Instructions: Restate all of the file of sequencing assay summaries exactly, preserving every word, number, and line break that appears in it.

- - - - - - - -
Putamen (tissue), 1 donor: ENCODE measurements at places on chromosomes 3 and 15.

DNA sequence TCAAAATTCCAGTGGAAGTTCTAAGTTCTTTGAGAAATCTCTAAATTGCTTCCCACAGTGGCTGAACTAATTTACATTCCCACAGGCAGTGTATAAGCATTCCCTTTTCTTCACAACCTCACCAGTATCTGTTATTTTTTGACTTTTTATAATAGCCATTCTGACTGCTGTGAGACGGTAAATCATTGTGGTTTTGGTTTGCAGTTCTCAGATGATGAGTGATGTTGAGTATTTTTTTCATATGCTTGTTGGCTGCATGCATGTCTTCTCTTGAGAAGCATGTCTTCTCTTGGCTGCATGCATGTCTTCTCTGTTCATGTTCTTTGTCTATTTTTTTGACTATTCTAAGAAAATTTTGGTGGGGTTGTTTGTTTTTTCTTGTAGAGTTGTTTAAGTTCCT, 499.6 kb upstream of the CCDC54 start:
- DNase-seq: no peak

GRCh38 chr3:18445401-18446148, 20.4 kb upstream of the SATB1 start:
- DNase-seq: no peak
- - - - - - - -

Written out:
Putamen (tissue), 1 donor: ENCODE measurements at places on chromosomes 3 and 15.

DNA sequence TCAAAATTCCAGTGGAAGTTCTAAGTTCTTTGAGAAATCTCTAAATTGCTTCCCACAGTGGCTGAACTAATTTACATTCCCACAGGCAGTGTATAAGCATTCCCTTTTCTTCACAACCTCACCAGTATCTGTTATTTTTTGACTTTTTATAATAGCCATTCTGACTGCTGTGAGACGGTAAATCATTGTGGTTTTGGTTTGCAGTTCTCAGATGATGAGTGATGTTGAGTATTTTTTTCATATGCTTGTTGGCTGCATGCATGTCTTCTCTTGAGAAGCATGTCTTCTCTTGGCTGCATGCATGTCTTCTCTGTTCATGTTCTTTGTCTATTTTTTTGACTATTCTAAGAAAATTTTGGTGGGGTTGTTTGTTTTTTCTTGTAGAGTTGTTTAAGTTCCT, 499.6 kb upstream of the CCDC54 start:
- DNase-seq: no peak

GRCh38 chr3:18445401-18446148, 20.4 kb upstream of the SATB1 start:
- DNase-seq: no peak